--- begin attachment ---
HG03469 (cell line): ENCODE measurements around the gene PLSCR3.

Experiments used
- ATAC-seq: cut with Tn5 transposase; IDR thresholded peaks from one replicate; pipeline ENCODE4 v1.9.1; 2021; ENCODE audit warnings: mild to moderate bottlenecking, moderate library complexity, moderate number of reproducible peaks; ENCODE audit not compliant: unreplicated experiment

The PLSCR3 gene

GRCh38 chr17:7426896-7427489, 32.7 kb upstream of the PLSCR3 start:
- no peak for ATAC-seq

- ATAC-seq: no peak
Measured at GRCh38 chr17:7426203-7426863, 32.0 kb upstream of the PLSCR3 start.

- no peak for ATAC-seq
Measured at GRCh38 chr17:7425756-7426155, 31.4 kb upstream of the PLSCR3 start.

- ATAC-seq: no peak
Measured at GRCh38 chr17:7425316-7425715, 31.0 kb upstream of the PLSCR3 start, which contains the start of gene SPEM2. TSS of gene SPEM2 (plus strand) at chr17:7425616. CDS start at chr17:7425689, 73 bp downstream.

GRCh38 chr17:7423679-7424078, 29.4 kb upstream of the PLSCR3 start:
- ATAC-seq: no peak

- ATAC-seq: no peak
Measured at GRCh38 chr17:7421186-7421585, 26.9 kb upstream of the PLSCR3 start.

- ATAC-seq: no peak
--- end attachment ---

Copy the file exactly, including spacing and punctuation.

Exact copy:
HG03469 (cell line): ENCODE measurements around the gene PLSCR3.

Experiments used
- ATAC-seq: cut with Tn5 transposase; IDR thresholded peaks from one replicate; pipeline ENCODE4 v1.9.1; 2021; ENCODE audit warnings: mild to moderate bottlenecking, moderate library complexity, moderate number of reproducible peaks; ENCODE audit not compliant: unreplicated experiment

The PLSCR3 gene

GRCh38 chr17:7426896-7427489, 32.7 kb upstream of the PLSCR3 start:
- no peak for ATAC-seq

- ATAC-seq: no peak
Measured at GRCh38 chr17:7426203-7426863, 32.0 kb upstream of the PLSCR3 start.

- no peak for ATAC-seq
Measured at GRCh38 chr17:7425756-7426155, 31.4 kb upstream of the PLSCR3 start.

- ATAC-seq: no peak
Measured at GRCh38 chr17:7425316-7425715, 31.0 kb upstream of the PLSCR3 start, which contains the start of gene SPEM2. TSS of gene SPEM2 (plus strand) at chr17:7425616. CDS start at chr17:7425689, 73 bp downstream.

GRCh38 chr17:7423679-7424078, 29.4 kb upstream of the PLSCR3 start:
- ATAC-seq: no peak

- ATAC-seq: no peak
Measured at GRCh38 chr17:7421186-7421585, 26.9 kb upstream of the PLSCR3 start.

- ATAC-seq: no peak